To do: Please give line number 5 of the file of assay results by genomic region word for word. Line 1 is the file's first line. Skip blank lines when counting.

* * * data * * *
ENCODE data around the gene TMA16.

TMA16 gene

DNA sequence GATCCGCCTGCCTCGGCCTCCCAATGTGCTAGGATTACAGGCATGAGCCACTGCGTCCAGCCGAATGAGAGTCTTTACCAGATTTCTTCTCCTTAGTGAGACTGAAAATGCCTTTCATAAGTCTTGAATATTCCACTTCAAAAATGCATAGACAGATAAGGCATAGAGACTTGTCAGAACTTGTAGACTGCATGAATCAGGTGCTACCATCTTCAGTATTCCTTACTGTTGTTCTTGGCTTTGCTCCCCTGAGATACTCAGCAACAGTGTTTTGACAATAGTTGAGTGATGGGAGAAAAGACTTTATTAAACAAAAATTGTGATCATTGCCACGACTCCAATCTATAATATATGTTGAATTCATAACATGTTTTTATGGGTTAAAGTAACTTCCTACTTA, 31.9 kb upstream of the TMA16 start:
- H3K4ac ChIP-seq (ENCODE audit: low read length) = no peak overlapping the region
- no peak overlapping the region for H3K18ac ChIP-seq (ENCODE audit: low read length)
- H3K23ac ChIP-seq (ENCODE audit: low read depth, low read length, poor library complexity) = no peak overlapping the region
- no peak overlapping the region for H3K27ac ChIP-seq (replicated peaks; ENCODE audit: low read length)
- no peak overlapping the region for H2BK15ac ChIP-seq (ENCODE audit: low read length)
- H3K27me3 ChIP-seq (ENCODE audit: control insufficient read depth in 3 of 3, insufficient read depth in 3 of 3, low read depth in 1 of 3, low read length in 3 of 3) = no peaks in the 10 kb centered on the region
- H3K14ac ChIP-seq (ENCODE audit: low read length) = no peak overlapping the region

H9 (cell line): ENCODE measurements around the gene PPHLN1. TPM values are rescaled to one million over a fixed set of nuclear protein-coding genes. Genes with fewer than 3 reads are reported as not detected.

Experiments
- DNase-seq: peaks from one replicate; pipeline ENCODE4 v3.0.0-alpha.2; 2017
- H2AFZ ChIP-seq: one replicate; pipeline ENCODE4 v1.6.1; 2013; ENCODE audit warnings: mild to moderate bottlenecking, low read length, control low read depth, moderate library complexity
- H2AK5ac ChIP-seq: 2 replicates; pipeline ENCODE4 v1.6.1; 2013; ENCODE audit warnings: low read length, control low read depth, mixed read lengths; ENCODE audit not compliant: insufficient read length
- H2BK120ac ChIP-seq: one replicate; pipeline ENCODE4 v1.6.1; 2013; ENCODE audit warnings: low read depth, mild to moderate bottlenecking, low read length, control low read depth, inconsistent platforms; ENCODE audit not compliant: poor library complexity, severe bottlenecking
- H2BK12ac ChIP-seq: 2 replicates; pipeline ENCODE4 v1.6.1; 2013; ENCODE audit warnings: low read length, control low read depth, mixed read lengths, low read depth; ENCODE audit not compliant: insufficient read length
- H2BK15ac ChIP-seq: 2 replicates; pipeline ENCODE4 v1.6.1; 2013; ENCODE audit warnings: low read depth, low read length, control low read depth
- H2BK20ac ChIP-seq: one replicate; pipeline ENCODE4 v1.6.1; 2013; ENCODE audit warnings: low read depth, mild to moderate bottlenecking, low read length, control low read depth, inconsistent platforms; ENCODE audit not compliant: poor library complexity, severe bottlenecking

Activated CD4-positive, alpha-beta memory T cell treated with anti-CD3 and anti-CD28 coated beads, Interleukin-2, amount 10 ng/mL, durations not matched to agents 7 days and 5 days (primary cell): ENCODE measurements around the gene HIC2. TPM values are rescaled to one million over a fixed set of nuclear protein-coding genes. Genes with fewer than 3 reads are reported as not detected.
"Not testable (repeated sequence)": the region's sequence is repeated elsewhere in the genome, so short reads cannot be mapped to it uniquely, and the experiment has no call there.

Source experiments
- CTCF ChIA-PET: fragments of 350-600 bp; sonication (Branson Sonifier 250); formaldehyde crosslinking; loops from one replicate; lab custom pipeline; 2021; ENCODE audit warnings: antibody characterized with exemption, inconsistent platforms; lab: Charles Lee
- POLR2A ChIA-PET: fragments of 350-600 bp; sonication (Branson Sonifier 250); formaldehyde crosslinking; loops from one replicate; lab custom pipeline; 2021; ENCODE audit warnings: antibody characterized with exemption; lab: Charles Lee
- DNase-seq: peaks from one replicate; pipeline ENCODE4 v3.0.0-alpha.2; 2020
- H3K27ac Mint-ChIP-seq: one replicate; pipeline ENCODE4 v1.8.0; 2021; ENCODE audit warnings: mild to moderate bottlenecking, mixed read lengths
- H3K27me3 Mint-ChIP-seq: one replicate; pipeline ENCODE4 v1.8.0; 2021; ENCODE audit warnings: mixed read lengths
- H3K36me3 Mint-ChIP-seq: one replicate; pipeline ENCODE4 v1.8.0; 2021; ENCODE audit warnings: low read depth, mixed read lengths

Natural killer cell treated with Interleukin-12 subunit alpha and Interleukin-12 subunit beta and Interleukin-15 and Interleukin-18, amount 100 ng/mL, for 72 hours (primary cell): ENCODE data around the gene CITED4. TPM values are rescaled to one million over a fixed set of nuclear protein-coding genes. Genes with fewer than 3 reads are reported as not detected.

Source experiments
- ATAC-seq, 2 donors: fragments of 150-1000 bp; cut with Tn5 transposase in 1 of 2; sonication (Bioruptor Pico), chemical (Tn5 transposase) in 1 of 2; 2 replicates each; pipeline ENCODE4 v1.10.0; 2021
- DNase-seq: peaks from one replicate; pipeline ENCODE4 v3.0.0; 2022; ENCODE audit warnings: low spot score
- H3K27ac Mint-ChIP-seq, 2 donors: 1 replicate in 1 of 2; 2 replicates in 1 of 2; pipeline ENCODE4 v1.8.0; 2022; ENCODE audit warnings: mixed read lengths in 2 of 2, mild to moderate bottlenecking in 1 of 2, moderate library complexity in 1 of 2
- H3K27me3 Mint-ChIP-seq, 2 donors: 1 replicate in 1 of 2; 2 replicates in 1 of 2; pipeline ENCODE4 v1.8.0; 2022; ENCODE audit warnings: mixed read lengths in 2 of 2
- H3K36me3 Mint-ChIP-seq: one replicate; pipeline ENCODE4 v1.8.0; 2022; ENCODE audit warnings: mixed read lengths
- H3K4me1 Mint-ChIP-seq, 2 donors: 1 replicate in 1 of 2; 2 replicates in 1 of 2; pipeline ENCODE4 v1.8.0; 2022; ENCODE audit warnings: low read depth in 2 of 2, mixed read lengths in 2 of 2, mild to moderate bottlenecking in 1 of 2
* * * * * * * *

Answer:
- no peak overlapping the region for H3K18ac ChIP-seq (ENCODE audit: low read length)